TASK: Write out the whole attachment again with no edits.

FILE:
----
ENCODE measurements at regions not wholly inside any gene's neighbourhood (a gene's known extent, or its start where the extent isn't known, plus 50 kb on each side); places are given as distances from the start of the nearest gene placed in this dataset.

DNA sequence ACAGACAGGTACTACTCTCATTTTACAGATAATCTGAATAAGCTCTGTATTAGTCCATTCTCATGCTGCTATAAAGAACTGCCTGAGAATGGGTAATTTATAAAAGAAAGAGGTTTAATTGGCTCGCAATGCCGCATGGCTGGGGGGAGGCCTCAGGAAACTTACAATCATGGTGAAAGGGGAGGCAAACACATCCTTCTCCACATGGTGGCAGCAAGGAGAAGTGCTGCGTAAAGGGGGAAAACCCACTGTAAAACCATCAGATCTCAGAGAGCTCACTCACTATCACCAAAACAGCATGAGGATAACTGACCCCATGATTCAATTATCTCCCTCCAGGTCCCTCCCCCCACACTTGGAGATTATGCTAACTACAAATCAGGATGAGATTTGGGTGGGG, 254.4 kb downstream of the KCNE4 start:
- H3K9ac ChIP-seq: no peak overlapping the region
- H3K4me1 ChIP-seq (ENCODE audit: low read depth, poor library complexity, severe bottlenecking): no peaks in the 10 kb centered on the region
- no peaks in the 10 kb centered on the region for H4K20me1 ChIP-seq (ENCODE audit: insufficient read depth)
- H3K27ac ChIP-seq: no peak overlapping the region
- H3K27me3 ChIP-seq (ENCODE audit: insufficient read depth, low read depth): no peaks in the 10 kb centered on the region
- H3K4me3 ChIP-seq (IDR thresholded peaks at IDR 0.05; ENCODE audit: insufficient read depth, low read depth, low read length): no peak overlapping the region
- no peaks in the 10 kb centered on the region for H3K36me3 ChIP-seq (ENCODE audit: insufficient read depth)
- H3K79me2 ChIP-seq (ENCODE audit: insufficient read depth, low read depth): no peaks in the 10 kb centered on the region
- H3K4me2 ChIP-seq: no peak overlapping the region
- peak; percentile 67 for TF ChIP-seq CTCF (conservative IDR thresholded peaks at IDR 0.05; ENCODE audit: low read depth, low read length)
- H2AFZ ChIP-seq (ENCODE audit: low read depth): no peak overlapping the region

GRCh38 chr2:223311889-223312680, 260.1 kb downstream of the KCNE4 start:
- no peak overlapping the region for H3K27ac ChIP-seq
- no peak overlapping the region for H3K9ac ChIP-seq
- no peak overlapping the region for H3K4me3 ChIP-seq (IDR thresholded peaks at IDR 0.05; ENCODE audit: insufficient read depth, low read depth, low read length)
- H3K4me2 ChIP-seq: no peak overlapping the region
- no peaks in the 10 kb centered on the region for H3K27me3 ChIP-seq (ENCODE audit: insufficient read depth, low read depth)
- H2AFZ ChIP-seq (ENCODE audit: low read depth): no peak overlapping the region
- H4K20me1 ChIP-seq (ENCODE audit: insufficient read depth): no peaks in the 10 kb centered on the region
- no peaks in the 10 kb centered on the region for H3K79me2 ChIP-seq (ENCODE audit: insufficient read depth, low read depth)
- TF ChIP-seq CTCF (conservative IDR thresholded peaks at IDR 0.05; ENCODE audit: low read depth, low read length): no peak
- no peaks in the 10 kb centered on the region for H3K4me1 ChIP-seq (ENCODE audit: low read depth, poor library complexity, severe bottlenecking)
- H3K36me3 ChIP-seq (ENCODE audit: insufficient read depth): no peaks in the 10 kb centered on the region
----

ENCODE measurements at regions not wholly inside any gene's neighbourhood (a gene's known extent, or its start where the extent isn't known, plus 50 kb on each side); places are given as distances from the start of the nearest gene placed in this dataset.

DNA sequence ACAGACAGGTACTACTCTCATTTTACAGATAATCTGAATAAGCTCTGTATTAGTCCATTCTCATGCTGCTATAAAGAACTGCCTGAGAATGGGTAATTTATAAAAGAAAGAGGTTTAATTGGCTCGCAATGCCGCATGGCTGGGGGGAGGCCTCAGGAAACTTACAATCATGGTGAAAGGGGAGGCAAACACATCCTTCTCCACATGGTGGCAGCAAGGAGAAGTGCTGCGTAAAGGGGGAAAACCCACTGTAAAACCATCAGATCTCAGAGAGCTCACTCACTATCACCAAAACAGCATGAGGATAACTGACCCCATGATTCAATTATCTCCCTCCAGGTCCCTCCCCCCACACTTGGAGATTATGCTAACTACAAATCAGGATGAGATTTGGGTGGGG, 254.4 kb downstream of the KCNE4 start:
- H3K9ac ChIP-seq: no peak overlapping the region
- H3K4me1 ChIP-seq (ENCODE audit: low read depth, poor library complexity, severe bottlenecking): no peaks in the 10 kb centered on the region
- no peaks in the 10 kb centered on the region for H4K20me1 ChIP-seq (ENCODE audit: insufficient read depth)
- H3K27ac ChIP-seq: no peak overlapping the region
- H3K27me3 ChIP-seq (ENCODE audit: insufficient read depth, low read depth): no peaks in the 10 kb centered on the region
- H3K4me3 ChIP-seq (IDR thresholded peaks at IDR 0.05; ENCODE audit: insufficient read depth, low read depth, low read length): no peak overlapping the region
- no peaks in the 10 kb centered on the region for H3K36me3 ChIP-seq (ENCODE audit: insufficient read depth)
- H3K79me2 ChIP-seq (ENCODE audit: insufficient read depth, low read depth): no peaks in the 10 kb centered on the region
- H3K4me2 ChIP-seq: no peak overlapping the region
- peak; percentile 67 for TF ChIP-seq CTCF (conservative IDR thresholded peaks at IDR 0.05; ENCODE audit: low read depth, low read length)
- H2AFZ ChIP-seq (ENCODE audit: low read depth): no peak overlapping the region

GRCh38 chr2:223311889-223312680, 260.1 kb downstream of the KCNE4 start:
- no peak overlapping the region for H3K27ac ChIP-seq
- no peak overlapping the region for H3K9ac ChIP-seq
- no peak overlapping the region for H3K4me3 ChIP-seq (IDR thresholded peaks at IDR 0.05; ENCODE audit: insufficient read depth, low read depth, low read length)
- H3K4me2 ChIP-seq: no peak overlapping the region
- no peaks in the 10 kb centered on the region for H3K27me3 ChIP-seq (ENCODE audit: insufficient read depth, low read depth)
- H2AFZ ChIP-seq (ENCODE audit: low read depth): no peak overlapping the region
- H4K20me1 ChIP-seq (ENCODE audit: insufficient read depth): no peaks in the 10 kb centered on the region
- no peaks in the 10 kb centered on the region for H3K79me2 ChIP-seq (ENCODE audit: insufficient read depth, low read depth)
- TF ChIP-seq CTCF (conservative IDR thresholded peaks at IDR 0.05; ENCODE audit: low read depth, low read length): no peak
- no peaks in the 10 kb centered on the region for H3K4me1 ChIP-seq (ENCODE audit: low read depth, poor library complexity, severe bottlenecking)
- H3K36me3 ChIP-seq (ENCODE audit: insufficient read depth): no peaks in the 10 kb centered on the region